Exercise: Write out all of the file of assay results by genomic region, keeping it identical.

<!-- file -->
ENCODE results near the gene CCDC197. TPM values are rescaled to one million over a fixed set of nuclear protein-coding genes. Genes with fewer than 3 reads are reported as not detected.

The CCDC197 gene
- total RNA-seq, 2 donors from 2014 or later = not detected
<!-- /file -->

ENCODE results near the gene CCDC197. TPM values are rescaled to one million over a fixed set of nuclear protein-coding genes. Genes with fewer than 3 reads are reported as not detected.

The CCDC197 gene
- total RNA-seq, 2 donors from 2014 or later = not detected